In this issue of Stone World Magazine, our “Re-Emerging U.S. Stone Industry” subject is the Cold Spring Granite Co.’s Carnelian granite quarry, which is located in Milbank, SD (page 38). This quarry has made a name for itself by supplying material for prestigious projects across the country, perhaps most notably the Franklin Delano Roosevelt Memorial in Washington, DC, which utilized 6,000 tons of Carnelian granite. This fact alone entrenches Carnelian granite’s place among the historic materials of our nation.

And while this is a nice story to tell, there is also something to be noted for the “regular” stone industry - that is, those of you out there who aren’t working on landmark projects. At a time when homeowners are always asking for something that is “one-of-a-kind” for their countertops (i.e. something their neighbors don’t have), the story behind the stone just might be a difference maker.

No other building material has the history of natural stone, and this can certainly be exploited in the countertop trade. Going beyond Carnelian, think of materials like Stony Creek granite from Connecticut, which was most famously used for the base of the Statue of Liberty, among other landmark architectural works. This quarry recently changed hands, and the new owners are eager to work with the fabrication market sector.

Also from New England, Bethel White granite has been used for prominent structures such as the Vermont State Capitol and the Grand America Hotel in Salt Lake City, UT, which was built in anticipation of the 2002 Winter Olympic Games.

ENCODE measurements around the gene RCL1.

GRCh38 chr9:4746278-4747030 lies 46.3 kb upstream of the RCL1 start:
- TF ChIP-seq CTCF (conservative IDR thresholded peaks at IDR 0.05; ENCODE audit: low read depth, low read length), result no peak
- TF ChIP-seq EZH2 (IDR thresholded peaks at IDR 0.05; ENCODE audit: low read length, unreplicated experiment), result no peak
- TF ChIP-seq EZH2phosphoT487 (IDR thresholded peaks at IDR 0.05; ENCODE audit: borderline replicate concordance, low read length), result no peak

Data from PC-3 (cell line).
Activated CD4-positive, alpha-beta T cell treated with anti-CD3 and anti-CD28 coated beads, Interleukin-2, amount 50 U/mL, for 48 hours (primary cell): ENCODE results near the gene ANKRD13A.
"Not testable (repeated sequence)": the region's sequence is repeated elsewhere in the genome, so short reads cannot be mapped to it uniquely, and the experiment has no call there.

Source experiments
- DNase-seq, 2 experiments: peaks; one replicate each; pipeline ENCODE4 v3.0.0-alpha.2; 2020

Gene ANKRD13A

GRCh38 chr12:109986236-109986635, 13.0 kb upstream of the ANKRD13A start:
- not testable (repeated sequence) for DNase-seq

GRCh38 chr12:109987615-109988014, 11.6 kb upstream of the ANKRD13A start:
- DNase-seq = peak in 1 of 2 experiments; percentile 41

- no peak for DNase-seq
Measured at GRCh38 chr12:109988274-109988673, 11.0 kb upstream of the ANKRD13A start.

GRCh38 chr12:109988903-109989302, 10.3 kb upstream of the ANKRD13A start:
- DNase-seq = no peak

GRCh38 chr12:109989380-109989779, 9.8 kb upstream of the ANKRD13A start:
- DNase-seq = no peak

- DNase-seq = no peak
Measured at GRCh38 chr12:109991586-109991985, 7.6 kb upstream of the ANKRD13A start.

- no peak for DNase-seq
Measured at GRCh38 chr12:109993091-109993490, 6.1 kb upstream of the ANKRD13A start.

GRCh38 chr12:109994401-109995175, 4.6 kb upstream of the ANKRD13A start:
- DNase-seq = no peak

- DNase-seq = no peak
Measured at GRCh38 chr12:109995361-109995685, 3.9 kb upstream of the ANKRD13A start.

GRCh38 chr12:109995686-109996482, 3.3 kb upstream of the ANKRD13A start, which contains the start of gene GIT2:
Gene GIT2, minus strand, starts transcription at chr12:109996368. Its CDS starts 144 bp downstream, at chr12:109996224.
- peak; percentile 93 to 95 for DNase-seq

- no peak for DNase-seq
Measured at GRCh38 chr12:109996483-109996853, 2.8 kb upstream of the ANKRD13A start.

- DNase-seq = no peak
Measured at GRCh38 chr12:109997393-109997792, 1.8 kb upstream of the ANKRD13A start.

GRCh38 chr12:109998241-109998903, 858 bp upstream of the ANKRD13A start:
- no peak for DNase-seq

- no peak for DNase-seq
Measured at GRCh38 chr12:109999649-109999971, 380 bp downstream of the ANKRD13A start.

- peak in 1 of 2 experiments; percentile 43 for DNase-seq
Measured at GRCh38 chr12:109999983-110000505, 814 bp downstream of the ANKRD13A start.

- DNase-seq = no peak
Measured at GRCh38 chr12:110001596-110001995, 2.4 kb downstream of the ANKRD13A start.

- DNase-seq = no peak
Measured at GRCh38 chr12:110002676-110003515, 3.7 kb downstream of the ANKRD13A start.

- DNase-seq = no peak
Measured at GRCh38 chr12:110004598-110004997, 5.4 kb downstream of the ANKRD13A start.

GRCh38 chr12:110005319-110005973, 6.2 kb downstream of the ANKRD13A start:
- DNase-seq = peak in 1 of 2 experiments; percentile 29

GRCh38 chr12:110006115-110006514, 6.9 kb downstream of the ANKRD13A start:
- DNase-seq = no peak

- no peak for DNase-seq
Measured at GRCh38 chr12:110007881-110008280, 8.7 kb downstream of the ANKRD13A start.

Among more recent landmarks, Jet Mist granite was used for the U.S. Air Memorial in Alexandria, VA, and it certainly can be used for countertop applications.

Going beyond granite, the producers of domestic white marble have been working diligently to promote this material for kitchen countertop applications - thus giving homeowners the opportunity to bring in the same materials that were used for countless national landmarks - including the Lincoln Memorial and Jefferson Memorial, to name just a couple. I should point out that the stone producers marketing white marble for kitchen countertops have been careful to point out the simple maintenance steps - such as sealing on a regular basis - that can be taken to ensure that these marble countertops are as durable and long-lasting as any material in the world.

Obviously, the few materials I have mentioned above are a mere sampling of the many American stones that have forged a place of significance in our nation’s history, and that aspect will certainly appeal to a certain segment of the marketplace if the story is conveyed.

Of course, this isn’t to say that the “exotic” stone materials from locales around the world don’t have their own story to tell. But when everyone is trying to get an angle on the competition, maybe this concept will strike a chord with certain clients. After all, Corian hasn’t been used to build any national monuments in this country - at least not yet.